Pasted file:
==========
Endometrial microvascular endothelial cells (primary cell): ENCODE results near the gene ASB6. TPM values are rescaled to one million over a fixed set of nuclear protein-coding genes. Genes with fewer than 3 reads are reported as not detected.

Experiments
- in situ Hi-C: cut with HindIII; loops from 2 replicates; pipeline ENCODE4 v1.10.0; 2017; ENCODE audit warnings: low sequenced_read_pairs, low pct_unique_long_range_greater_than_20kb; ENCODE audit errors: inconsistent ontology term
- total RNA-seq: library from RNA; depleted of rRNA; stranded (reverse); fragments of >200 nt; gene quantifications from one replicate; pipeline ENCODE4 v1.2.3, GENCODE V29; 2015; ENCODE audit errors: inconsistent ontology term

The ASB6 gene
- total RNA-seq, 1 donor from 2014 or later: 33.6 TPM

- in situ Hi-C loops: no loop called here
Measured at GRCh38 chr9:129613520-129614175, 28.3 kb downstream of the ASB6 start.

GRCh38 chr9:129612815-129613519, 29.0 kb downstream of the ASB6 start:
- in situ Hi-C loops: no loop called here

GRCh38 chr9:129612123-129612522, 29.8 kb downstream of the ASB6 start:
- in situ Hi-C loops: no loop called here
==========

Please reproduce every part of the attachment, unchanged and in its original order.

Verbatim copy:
Endometrial microvascular endothelial cells (primary cell): ENCODE results near the gene ASB6. TPM values are rescaled to one million over a fixed set of nuclear protein-coding genes. Genes with fewer than 3 reads are reported as not detected.

Experiments
- in situ Hi-C: cut with HindIII; loops from 2 replicates; pipeline ENCODE4 v1.10.0; 2017; ENCODE audit warnings: low sequenced_read_pairs, low pct_unique_long_range_greater_than_20kb; ENCODE audit errors: inconsistent ontology term
- total RNA-seq: library from RNA; depleted of rRNA; stranded (reverse); fragments of >200 nt; gene quantifications from one replicate; pipeline ENCODE4 v1.2.3, GENCODE V29; 2015; ENCODE audit errors: inconsistent ontology term

The ASB6 gene
- total RNA-seq, 1 donor from 2014 or later: 33.6 TPM

- in situ Hi-C loops: no loop called here
Measured at GRCh38 chr9:129613520-129614175, 28.3 kb downstream of the ASB6 start.

GRCh38 chr9:129612815-129613519, 29.0 kb downstream of the ASB6 start:
- in situ Hi-C loops: no loop called here

GRCh38 chr9:129612123-129612522, 29.8 kb downstream of the ASB6 start:
- in situ Hi-C loops: no loop called here